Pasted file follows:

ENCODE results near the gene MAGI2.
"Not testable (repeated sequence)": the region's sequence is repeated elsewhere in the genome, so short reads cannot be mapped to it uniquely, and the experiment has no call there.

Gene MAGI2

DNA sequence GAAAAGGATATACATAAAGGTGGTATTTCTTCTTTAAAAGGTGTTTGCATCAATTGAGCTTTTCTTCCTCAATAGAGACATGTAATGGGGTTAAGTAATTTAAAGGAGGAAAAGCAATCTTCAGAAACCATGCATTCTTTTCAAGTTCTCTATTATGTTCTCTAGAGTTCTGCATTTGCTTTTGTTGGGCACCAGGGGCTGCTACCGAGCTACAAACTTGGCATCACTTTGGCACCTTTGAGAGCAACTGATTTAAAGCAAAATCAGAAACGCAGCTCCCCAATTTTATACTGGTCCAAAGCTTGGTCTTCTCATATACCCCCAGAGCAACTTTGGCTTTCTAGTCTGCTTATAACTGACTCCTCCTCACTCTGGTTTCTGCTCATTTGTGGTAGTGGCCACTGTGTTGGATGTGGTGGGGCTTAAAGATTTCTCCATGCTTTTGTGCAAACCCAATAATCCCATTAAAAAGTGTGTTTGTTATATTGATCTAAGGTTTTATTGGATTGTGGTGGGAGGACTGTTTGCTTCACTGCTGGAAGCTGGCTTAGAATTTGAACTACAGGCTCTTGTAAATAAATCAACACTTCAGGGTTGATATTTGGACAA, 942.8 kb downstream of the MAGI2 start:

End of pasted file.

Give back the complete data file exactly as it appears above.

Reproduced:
ENCODE results near the gene MAGI2.
"Not testable (repeated sequence)": the region's sequence is repeated elsewhere in the genome, so short reads cannot be mapped to it uniquely, and the experiment has no call there.

Gene MAGI2

DNA sequence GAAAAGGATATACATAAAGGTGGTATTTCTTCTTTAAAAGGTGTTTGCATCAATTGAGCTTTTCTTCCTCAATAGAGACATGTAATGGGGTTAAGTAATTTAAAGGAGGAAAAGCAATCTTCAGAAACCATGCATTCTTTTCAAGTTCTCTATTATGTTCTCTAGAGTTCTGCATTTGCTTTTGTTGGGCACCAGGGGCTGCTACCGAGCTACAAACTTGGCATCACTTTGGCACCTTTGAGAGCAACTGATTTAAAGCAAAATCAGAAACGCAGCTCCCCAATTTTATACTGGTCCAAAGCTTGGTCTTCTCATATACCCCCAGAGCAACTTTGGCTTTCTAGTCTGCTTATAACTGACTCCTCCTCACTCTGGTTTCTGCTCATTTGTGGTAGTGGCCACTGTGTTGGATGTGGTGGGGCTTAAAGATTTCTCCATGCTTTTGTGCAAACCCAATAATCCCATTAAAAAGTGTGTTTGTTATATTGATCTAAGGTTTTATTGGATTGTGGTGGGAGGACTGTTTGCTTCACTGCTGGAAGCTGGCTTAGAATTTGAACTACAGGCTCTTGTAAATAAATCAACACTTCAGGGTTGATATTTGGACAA, 942.8 kb downstream of the MAGI2 start: